09/19/2013 8:45 AM

I would suggest your read up on the Bell X-1 (Glamorous Glennis that Chuck Yeager used to break the sound barrier) and the North American X-15 for examples of research into rocket powered aircraft.

The cost and safety issues regarding handling rocket fuels (both solid and liquid) pretty much exclude them from profitable atmospheric flight when compared to air breathing engines.

Hooker

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#23
In reply to #19

Re: Cryogenic Engine for Aircrafts

09/19/2013 9:31 AM

Mouth breathers or nose breathers? Just kidding.

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#24
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Re: Cryogenic Engine for Aircrafts

09/19/2013 11:50 AM

And maybe a few other orifices one wouldn't believe that you can breathe thru in a pinch!!

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#25

Re: Cryogenic Engine for Aircrafts

09/19/2013 3:13 PM

Yes, It's been considered and it will be done when enough research is done on it.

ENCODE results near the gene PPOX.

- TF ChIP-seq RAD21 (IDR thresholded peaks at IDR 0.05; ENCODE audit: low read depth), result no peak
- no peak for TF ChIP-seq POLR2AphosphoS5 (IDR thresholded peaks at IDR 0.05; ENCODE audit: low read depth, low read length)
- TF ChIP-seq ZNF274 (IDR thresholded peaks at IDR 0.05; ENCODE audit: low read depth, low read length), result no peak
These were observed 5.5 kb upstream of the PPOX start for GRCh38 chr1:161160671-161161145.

This link will give you a starting place.

http://en.wikipedia.org/wiki/Space_plane#Suborbital_spaceplanes

Don't let the commentators worry you. They need something to do!

I'd register, I think you will be given some better consideration, to some an anonymousl poster is a red flag for a newbie to pick on.

No one should be shamed for seeking knowledge.

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#26
In reply to #25

Re: Cryogenic Engine for Aircrafts

09/19/2013 3:22 PM

Yup. Don't listen to us.

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#27
In reply to #25

Re: Cryogenic Engine for Aircrafts

09/19/2013 6:19 PM

You believe the anonymous poster is not registered?

How have you gleaned this information about someone who is supposed to be anonymous?

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#28

Re: Cryogenic Engine for Aircrafts

09/19/2013 7:41 PM

Cryogenic rocket powered planes face stiff competition in safety, cost, and sustainability from the technologies listed below,

  • Biofuel airplanes